5. “However an accused with an extensive criminal record cannot usually be a witness in their own defence because that criminal record can than be put in issue.”

    Only with regards to credibility. Evidence still must relate to the facts.

    I favour a combination of the civil and common law.

  6. “However an accused with an extensive criminal record cannot usually be a witness in their own defence because that criminal record can than be put in issue.”

    Err… Not so, Shag. The career crim can give evidence but it would be unwise to allude to his good character. In that instance alone, the prosecution can then introduce evidence to counter the allegations that the defendant is an upstanding person. Apart from that, the accused can say whatever he wants to and still keep his dark secret from the jury.

    BTW
    “…go-ahead and allow it(propensity evidence) but your claims to a legal system based on fairness are much reduced.”
    You don’t think you might need to supply a REASON why you think fairness is reduced?

  7. Err…Err… not so comrades. Thanks for the clarification but what I said was still correct in that the criminal history of an accused can be put into issue. How so?

    * Generally, judge always has discretion to admit in accordance with the act as below
    * Where the accused inadvertently mentions it
    * As you both describe above where character based issues arise and some other bases that go to credit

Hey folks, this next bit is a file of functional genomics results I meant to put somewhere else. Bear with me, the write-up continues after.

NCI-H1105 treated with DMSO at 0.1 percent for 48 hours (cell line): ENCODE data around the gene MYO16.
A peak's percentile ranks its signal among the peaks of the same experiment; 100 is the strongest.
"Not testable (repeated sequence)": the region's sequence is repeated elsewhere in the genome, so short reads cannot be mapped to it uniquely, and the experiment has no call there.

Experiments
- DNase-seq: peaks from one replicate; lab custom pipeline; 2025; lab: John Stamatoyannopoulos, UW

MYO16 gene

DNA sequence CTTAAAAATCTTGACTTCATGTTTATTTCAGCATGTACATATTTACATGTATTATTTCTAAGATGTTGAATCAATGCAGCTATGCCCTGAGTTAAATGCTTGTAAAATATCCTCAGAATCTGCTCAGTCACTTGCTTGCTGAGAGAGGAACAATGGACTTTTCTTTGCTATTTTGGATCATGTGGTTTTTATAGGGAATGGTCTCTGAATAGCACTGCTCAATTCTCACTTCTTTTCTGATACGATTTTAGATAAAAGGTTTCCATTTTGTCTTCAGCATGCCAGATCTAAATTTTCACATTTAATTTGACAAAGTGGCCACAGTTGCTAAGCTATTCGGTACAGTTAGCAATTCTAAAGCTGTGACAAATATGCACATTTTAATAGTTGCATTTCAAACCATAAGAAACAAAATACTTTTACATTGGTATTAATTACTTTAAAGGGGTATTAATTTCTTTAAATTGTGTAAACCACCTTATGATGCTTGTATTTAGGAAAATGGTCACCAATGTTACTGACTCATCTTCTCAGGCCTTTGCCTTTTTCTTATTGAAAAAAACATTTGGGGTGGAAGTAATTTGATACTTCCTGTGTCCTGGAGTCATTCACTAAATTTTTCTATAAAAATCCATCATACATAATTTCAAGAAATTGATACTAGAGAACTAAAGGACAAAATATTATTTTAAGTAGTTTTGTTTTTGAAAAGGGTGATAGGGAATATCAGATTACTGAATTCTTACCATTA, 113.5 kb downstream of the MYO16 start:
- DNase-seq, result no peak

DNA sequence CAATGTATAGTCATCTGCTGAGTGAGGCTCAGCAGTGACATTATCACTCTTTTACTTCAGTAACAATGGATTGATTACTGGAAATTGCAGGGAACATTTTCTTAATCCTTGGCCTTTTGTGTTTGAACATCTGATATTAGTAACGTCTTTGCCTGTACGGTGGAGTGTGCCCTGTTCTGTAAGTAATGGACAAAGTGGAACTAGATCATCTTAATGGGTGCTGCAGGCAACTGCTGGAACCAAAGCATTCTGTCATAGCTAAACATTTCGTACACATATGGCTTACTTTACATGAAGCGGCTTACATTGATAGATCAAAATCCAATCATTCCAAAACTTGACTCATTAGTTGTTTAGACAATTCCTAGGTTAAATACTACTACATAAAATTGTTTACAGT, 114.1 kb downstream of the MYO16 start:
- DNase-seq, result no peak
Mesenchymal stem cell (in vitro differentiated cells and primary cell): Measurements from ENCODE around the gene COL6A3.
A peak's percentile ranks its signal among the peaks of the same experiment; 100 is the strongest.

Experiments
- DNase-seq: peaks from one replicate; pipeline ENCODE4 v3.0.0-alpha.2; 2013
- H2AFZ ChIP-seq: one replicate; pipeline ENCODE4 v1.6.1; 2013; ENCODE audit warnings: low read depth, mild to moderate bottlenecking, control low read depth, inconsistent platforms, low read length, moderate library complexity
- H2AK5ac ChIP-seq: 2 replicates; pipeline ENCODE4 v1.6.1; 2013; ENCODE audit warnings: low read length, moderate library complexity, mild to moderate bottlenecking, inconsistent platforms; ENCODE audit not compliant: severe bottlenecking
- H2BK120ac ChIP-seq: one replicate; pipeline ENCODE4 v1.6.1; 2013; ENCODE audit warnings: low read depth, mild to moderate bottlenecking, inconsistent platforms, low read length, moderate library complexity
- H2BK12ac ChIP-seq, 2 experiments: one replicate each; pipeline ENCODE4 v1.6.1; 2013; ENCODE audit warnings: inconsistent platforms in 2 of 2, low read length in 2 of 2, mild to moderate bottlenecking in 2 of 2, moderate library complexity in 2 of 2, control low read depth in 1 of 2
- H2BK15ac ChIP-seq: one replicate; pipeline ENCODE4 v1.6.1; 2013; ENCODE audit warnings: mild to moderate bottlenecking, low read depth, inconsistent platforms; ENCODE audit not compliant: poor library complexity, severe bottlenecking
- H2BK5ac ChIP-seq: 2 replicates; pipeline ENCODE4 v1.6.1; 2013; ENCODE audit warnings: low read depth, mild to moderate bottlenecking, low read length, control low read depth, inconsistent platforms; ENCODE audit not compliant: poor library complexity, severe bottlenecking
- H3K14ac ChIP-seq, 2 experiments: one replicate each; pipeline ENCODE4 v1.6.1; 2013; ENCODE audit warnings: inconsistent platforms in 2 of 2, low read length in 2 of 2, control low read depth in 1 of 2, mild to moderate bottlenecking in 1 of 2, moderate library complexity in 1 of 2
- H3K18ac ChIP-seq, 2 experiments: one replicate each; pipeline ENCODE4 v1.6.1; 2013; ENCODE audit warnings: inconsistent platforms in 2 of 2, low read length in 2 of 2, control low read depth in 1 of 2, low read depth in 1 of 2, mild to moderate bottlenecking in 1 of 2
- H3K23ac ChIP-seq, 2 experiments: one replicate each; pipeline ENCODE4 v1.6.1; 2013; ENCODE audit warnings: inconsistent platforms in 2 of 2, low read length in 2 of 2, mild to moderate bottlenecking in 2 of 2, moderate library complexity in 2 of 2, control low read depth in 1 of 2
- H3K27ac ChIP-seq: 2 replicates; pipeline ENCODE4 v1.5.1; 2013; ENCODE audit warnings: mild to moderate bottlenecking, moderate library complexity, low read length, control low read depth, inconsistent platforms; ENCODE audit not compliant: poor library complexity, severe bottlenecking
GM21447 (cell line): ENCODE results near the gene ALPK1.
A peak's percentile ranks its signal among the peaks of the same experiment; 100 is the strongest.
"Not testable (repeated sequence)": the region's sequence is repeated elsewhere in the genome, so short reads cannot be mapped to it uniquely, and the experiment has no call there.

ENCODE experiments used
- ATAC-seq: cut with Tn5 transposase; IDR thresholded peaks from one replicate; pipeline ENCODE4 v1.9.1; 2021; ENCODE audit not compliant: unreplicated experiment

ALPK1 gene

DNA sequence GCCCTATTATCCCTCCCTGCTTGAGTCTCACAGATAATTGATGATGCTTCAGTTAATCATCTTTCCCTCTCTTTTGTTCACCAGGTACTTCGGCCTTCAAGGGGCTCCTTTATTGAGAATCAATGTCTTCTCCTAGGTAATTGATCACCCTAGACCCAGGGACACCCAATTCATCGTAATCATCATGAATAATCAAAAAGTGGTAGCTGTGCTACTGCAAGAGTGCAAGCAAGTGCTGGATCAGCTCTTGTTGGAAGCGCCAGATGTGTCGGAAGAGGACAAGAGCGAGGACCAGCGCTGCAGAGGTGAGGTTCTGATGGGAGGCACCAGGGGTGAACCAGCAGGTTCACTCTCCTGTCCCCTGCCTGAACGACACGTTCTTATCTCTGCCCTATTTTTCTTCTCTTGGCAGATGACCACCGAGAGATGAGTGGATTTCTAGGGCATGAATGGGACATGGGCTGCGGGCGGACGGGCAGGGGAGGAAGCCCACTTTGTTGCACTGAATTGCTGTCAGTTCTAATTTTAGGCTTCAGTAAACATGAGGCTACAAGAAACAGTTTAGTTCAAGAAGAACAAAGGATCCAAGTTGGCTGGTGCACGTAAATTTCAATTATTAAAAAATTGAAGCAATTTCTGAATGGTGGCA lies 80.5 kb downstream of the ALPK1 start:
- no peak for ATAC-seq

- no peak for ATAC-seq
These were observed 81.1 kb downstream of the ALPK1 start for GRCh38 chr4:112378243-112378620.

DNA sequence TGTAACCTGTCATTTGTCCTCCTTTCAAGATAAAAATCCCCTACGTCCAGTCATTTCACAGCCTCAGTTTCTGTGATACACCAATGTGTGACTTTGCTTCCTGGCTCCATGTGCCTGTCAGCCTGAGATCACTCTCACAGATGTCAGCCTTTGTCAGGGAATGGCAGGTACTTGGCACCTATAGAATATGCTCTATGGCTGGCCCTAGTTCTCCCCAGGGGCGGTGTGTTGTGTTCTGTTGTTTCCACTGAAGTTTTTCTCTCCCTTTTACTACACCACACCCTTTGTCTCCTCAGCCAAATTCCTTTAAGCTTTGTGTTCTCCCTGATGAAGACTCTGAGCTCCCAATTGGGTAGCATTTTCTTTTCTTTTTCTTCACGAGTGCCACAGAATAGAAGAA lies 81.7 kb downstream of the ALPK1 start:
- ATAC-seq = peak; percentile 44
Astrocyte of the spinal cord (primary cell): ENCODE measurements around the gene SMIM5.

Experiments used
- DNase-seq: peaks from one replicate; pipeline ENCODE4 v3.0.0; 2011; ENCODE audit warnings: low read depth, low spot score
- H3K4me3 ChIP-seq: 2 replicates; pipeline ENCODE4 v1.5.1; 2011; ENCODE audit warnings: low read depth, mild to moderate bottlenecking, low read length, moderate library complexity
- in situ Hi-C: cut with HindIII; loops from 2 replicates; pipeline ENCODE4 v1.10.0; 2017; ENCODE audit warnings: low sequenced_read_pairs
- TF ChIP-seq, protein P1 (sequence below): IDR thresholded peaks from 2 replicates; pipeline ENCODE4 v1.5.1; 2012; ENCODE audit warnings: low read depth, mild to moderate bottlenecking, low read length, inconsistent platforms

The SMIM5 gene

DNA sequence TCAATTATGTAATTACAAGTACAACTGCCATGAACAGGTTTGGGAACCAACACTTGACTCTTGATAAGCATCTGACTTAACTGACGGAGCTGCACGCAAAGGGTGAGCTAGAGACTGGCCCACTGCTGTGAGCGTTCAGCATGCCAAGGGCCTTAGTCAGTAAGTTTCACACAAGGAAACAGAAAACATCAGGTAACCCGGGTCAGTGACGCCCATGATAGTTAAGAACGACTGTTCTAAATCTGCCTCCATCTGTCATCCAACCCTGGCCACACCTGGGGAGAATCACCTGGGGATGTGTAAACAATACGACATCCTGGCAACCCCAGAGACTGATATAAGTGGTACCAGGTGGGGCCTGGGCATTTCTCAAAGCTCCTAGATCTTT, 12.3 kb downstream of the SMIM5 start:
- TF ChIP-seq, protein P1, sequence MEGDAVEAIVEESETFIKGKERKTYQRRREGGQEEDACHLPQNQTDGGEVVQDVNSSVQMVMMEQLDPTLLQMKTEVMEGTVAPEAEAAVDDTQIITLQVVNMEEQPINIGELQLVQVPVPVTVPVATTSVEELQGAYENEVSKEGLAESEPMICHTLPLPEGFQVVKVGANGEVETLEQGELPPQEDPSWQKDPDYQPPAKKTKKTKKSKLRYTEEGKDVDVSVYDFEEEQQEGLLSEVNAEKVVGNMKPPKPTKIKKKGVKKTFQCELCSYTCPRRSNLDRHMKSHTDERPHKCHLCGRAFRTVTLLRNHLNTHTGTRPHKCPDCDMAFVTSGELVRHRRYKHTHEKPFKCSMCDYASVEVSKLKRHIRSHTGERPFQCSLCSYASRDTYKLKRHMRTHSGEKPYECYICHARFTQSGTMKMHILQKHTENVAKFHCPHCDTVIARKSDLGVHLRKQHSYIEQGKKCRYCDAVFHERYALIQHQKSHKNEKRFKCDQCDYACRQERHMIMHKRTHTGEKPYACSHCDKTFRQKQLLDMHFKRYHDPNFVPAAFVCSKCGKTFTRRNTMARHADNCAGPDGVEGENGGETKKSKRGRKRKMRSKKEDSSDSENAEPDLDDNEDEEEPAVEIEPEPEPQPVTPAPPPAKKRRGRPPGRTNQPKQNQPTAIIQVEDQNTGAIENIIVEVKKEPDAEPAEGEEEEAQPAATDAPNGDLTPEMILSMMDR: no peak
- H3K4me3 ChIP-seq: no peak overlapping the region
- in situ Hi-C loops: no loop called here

* By the accused’s own imputations against witnesses
    * s94 admissions – Propensity or more correctly tendency and coincidence evidence (Which can occur in any trial context, not just cross) if the evidence proves facts in issue and the rest part 3.6
    * Co-accused giving evidence

  8. Whitton is treating the right to freedom of speech in the same way as the government treats the right to vote. If you have the right to vote, you have the right to choose not to do so. To have the right to freedom of speech, then you have the right to choose not to make any statement.

    While I tend to agree that the legal system has gone mad the right ton freedom of speech has to include the right to remain silent. Its basic.

    Its sort of reminiscent of those old images of the Gestapo with the caption changed to; “Ve haf vays of making you exercise your freedom of speech.”

  9. Jim,
    I don’t think losing the right to silence is going to lead to waterboarding. What it will mean is that if the accused refuses to answer police questions then that fact itself can be used in court against the defendant.
    With regards to principles of free speech whatever, if you are going to uphold that then it would follow that no one could ever be subpoenaed to give evidence at court. The judicial process would then really grind to a halt.

    It now seems strange that all innocent witnesses to facts about a crime are denied that ‘right to silence’, while the actual person suspected of committing the crime is the only one who is allowed it.

  10. Lord Shag – it’s still very limited. You may be a barrister or having experience, but I’ve sat on a criminal trial. All the legal practitioners clamped down on that and we were’nt allowed to see a lot of the admission procedure or listen to the argument. This was a from a conservative judge who is “tough on crims” and a very formidable Crown prosecutor.

  11. Well that is correct SL libertarian they do clamp down and for good reason and in my first first post I probably do by virtue of my language tend to give such admissions a more broader application than they deserve. But the point I make is that much of the talk is from authoritarian individuals who are disingenuous and do not disclose that there is give and take in the CL trial procedure and that it is not as they say.